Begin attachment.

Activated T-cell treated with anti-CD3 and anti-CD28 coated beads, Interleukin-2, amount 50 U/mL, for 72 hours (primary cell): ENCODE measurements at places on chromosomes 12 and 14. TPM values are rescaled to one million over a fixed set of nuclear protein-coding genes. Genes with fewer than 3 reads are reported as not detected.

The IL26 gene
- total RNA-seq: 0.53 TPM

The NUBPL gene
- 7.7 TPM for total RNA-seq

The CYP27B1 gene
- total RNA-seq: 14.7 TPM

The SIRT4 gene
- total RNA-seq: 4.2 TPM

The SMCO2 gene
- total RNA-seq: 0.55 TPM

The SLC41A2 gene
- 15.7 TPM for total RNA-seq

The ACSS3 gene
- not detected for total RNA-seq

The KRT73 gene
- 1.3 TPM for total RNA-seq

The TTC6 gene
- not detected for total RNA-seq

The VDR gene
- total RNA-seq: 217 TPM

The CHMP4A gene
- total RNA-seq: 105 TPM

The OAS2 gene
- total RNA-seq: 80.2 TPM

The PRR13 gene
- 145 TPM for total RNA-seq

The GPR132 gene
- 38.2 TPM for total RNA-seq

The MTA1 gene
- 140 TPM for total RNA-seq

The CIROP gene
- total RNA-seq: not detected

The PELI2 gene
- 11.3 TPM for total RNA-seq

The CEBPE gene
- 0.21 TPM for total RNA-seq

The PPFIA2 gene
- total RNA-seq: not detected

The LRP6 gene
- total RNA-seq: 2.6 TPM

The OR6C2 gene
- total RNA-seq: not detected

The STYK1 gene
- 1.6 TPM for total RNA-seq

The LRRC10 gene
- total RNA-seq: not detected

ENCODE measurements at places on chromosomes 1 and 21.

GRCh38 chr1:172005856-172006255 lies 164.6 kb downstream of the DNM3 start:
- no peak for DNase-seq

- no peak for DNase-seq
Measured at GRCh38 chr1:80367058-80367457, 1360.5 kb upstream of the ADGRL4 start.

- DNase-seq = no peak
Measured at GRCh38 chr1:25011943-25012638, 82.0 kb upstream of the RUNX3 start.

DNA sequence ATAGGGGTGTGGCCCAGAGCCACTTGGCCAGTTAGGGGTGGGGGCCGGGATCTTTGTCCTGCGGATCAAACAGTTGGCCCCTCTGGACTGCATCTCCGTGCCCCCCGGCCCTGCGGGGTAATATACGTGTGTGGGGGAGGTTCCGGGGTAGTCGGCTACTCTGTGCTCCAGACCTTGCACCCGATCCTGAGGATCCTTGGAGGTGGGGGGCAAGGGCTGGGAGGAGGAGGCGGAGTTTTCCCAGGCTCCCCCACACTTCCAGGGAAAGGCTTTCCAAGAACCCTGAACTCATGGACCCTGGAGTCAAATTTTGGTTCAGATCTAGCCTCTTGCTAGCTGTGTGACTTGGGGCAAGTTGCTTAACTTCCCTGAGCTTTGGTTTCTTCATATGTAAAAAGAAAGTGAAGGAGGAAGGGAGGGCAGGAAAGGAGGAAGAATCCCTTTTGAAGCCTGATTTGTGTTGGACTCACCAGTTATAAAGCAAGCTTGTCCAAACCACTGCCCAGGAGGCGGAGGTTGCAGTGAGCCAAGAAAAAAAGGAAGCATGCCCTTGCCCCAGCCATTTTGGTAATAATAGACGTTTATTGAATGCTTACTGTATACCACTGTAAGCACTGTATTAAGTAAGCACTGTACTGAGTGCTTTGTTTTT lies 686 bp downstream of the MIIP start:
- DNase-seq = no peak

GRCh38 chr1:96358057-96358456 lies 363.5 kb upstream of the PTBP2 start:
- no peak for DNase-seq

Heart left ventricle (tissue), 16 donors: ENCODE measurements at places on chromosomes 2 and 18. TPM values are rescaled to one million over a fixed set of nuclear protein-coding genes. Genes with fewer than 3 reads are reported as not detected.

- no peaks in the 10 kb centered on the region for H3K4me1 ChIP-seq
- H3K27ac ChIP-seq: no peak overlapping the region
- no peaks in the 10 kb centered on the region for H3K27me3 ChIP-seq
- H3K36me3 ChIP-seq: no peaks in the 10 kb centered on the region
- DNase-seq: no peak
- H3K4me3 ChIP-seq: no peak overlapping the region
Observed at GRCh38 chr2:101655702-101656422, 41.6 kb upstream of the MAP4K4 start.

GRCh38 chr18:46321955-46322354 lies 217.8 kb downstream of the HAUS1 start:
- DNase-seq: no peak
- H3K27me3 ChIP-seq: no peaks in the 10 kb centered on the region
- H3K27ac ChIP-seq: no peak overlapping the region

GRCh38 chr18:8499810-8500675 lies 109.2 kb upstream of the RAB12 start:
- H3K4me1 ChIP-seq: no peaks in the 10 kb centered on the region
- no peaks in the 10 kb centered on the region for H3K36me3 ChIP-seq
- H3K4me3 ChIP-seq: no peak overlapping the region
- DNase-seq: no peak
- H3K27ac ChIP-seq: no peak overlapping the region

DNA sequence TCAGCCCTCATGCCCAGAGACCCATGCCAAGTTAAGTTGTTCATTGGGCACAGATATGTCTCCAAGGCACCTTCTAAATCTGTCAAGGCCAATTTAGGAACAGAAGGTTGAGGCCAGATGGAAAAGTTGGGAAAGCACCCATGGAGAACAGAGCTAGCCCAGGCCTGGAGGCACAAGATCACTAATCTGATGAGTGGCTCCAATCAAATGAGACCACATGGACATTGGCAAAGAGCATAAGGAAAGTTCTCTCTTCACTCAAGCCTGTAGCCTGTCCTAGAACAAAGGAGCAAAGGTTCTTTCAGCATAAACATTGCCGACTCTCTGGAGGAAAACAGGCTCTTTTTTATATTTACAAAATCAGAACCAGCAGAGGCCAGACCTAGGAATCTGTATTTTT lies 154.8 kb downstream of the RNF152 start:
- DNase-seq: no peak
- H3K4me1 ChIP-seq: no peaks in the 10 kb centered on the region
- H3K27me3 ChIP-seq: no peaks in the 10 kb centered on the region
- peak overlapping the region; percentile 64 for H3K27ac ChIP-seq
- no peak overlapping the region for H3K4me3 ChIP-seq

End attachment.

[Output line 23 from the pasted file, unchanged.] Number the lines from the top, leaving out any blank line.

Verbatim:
- total RNA-seq: 105 TPM